Guest Editor's Notes

Article excerpt

During the two decades we worked together, first on his own books and then on The New Church's Teaching Series, there came a time when I understood Jim Griffiss's passion as a teacher of theology in a new way. Beneath his urbane exterior I began to sense the conviction that theology, far from being a language game or intellectual exercise, was a rescue operation, a lifeboat, a rope thrown out to the drowning. He once sent me the first chapter of a book, never finished, describing what a failure our theology is when it cannot make sense of the lives of the marginal and desperate, such as a woman struggling to raise children alone, economically and socially isolated, falling between the cracks. What hope would God-let alone a theologian-hold out for such a person? When he later came to write The Anglican Vision, this passionate concern was focused in the response of a young girl who, on being told that Christ died for her sins, retorted, "Who asked him to?' Jim went on to say that this question continued to haunt him as he preached and taught-that those who most needed the theology he cared so much about were the ones to whom theology might never speak.

This special issue of the ATR honors the long and fruitful ministry of Jim Griffiss as theologian, pastor, and friend. It is no accident that all of us who have written for it, including the poets, are women. In addition to enjoying our company, Jim was a strong supporter of our ministries-lay and ordained, professors, editors, and readers-as many of us can attest. These essays are not "about women," however; their job is to reveal women engaged in their distinctive theological projects. If these essays have a common denominator, it is that all of them ring the changes on the question of Anglican identity, a question that is certain to take on a new urgency in the months and years ahead.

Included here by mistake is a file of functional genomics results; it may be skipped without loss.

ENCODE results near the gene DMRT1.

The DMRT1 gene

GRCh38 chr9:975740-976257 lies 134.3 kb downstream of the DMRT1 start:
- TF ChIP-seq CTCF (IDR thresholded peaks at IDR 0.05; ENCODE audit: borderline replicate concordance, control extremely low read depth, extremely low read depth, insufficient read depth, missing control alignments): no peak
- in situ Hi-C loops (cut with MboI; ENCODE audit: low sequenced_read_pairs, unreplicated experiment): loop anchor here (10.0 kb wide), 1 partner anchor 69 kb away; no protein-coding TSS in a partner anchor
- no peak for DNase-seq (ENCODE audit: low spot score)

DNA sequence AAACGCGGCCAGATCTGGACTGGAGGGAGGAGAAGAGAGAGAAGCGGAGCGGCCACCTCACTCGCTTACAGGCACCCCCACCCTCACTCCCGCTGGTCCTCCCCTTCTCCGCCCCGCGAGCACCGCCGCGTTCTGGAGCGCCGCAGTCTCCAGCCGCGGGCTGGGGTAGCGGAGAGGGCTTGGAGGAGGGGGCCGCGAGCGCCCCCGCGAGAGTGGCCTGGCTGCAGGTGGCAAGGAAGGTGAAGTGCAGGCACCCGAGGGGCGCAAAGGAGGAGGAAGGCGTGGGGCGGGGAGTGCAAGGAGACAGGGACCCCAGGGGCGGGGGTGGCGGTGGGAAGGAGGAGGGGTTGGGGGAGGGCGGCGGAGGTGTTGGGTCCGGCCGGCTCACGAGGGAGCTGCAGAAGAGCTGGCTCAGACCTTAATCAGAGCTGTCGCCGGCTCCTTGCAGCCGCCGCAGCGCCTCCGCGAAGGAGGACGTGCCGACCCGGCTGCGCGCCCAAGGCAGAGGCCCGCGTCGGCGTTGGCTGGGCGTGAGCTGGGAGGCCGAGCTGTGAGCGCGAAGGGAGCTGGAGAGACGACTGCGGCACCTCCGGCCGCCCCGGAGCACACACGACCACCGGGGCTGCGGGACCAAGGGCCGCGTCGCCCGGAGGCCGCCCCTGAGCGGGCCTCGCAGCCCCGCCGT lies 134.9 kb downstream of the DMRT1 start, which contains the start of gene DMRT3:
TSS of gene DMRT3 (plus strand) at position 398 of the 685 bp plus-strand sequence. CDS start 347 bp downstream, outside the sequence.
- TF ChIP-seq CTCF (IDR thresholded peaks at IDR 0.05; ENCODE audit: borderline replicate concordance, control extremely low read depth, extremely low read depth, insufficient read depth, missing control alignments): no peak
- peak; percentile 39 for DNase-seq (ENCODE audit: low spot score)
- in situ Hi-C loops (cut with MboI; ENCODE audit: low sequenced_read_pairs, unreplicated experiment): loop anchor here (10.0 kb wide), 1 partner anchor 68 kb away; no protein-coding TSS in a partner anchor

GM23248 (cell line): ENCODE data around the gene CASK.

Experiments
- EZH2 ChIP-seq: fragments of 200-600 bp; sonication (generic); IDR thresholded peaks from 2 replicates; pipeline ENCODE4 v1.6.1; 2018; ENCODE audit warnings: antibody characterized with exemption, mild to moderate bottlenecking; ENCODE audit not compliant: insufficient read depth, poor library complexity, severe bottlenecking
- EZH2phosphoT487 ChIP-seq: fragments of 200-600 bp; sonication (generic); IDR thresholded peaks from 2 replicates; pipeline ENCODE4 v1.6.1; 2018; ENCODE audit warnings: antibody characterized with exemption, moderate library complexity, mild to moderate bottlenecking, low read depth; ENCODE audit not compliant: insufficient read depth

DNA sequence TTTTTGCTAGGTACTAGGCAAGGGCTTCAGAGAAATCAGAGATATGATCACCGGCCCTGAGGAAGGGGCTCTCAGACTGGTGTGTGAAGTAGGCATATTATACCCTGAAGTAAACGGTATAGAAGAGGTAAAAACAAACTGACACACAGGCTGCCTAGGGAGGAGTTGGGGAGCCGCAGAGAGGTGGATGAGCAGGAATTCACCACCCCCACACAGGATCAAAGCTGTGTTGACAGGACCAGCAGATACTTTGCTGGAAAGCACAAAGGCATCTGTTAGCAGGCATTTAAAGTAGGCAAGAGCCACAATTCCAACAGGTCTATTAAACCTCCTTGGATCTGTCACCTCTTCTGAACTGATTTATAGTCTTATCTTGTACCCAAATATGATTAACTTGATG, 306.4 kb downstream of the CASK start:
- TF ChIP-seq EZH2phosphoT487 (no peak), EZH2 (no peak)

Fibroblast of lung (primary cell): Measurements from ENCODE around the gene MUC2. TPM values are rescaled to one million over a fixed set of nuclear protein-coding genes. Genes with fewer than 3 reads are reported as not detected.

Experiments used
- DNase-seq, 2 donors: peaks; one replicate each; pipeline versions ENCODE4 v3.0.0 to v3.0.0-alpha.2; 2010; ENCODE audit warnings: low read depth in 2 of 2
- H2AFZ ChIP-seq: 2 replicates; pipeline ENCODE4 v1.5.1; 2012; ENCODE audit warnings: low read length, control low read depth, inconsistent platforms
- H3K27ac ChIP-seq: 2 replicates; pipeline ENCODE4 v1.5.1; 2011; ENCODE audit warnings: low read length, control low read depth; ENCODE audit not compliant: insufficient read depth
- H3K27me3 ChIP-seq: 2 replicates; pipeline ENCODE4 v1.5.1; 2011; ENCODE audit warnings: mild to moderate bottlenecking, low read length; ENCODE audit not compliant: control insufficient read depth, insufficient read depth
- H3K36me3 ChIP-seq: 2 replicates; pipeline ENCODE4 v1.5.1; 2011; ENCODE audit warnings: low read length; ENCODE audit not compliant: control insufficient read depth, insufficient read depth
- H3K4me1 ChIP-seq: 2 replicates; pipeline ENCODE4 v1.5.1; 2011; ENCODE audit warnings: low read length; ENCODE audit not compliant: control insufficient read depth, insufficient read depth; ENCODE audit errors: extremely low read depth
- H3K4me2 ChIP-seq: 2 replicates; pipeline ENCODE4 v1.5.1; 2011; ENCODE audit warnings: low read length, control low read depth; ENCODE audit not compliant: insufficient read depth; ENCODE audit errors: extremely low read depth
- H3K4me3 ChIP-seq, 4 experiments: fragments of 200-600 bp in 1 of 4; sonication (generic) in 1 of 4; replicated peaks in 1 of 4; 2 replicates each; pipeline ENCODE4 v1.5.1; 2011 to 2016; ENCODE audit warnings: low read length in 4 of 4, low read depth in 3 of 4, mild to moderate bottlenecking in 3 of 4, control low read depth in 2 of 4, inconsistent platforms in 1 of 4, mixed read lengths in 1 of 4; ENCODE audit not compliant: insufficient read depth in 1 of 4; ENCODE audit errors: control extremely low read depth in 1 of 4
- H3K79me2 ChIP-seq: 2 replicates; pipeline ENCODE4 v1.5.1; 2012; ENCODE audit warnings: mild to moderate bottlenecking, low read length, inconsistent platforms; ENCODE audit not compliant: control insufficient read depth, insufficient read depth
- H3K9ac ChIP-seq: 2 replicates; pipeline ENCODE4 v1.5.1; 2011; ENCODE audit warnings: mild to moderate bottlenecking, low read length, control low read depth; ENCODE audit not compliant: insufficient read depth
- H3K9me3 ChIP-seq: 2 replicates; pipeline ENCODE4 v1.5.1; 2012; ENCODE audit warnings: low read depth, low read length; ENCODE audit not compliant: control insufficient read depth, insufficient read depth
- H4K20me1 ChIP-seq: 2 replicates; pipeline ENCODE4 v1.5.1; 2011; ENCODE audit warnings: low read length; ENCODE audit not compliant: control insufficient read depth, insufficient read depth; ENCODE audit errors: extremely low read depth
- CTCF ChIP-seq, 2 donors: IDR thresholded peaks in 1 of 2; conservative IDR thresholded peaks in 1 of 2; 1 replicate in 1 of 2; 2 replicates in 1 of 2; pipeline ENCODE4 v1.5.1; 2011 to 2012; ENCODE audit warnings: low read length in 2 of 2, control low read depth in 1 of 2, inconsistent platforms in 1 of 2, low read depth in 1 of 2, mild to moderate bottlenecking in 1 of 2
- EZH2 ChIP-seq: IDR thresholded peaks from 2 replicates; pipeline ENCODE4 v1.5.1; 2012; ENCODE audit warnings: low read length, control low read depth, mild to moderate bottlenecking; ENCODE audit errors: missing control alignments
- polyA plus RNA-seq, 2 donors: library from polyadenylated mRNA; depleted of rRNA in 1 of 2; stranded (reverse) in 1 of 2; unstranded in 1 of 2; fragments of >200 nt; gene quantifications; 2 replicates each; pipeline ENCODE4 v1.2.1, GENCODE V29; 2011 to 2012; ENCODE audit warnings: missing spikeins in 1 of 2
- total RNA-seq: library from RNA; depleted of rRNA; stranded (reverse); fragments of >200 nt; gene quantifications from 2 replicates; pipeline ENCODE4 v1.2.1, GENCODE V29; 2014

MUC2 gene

Our issue begins and ends with the theme of hope, starting with Fredrica Harris Thompsett s essay on the theological hopefulness of baptism for Anglicans and concluding with Jacqueline Winter s art review of an exhibit called "Time to Hope," which displayed the art treasures of Castile and Leon at the Cathedral of St. John the Divine, works ranging from the tenth century to the Baroque period. In very afferent ways, these essays each explore the power and courage we are given through the Incarnation. Incamational worship is also the topic of Ruth Meyers's essay. She writes of the personal experiences of congregations going through liturgical change in her firsthand study of parish communities that are trying to move beyond the rites of the Book of Common Prayer while staying recognizably Anglican.

Three essays by Ellen Charry, Kathryn Tanner, and Sarah Coakley are an impressive witness to the breadth of women's theological projects, ranging as these do from happiness to sacrifice to subversion. Ellen Charry's essay, simply titled "On Happiness," points to and tries to undo the confusion we have wrought by misinterpreting surfeit as happiness, all the while assuring us that the task of theology is human happiness. Kathryn Tanners feminist reappraisal of atonement theology uses the Incarnation to move us to a new understanding of sacrifice not as the shedding of blood but as service to the neighbor, while Sarah Coakley sets out to explore (and turn on its head) the classic gender associations of the nuptial metaphor for the eucharist and the implications for "the woman at the altar. …


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